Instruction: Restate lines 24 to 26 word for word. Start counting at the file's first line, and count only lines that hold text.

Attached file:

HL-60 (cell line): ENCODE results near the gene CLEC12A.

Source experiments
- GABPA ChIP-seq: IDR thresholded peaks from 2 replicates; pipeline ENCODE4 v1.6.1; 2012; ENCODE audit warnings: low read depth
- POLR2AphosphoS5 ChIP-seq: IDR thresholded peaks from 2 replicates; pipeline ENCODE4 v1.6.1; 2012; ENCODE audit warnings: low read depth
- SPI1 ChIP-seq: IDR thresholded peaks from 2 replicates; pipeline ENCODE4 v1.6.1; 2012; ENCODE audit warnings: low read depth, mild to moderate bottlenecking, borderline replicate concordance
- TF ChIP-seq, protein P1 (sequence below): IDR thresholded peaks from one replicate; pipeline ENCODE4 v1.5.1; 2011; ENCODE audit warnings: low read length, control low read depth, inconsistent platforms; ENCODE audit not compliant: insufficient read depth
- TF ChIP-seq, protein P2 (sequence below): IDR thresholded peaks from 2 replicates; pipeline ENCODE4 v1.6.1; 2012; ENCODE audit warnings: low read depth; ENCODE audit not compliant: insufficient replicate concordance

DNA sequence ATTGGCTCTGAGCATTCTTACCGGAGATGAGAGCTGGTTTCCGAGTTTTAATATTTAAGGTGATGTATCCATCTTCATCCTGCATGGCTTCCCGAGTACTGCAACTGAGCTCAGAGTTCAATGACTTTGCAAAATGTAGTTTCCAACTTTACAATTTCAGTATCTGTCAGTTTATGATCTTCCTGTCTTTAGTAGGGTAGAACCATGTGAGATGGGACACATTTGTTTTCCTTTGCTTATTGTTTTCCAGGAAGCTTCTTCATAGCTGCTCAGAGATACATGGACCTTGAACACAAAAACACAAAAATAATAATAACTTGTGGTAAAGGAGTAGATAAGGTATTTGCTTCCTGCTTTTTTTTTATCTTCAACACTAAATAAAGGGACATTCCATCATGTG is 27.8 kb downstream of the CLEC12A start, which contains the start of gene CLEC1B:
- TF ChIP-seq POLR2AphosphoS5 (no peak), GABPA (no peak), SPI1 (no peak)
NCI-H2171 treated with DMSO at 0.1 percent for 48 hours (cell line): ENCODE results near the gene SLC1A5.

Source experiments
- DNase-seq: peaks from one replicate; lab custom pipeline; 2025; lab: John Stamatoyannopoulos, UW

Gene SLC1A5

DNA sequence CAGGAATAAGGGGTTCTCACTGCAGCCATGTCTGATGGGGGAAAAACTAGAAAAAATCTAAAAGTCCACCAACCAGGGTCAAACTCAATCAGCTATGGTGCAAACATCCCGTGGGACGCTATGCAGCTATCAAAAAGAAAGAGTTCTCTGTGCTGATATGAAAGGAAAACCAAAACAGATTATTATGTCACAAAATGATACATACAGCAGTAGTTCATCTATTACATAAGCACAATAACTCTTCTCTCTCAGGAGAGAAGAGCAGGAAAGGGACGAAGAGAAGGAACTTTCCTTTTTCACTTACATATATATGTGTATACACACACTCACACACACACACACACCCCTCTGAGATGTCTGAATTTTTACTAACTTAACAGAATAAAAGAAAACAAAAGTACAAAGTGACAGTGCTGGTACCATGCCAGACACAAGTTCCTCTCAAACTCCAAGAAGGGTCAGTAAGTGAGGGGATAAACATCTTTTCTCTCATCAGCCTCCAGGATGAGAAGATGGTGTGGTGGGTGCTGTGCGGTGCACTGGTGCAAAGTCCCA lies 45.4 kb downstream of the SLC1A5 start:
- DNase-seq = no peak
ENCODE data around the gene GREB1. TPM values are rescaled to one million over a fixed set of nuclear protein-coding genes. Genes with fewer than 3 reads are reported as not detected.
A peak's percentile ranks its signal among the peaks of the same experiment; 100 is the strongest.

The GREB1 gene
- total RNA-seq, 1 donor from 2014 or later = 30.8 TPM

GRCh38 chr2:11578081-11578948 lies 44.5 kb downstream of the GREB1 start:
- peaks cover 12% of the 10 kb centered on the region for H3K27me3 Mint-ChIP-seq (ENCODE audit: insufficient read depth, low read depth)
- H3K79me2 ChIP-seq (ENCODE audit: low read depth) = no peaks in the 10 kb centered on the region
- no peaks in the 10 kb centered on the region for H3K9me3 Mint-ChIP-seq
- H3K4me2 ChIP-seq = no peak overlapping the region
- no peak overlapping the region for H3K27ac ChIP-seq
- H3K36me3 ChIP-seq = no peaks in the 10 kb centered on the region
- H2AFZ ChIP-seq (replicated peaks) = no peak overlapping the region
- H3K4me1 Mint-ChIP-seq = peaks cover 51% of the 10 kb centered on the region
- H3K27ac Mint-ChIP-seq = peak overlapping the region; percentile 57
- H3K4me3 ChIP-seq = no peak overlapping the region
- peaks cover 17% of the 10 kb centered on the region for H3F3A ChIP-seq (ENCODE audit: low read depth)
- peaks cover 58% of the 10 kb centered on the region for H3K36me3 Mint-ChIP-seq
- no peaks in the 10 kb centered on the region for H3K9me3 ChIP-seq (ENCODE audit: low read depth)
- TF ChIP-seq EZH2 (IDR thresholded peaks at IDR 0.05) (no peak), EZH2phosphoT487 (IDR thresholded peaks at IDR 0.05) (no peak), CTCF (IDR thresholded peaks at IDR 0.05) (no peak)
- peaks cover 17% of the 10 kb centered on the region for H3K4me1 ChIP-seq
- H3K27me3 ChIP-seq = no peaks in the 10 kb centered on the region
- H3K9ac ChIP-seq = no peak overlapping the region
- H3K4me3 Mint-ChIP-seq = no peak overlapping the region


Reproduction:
- H3K4me2 ChIP-seq = no peak overlapping the region
- no peak overlapping the region for H3K27ac ChIP-seq
- H3K36me3 ChIP-seq = no peaks in the 10 kb centered on the region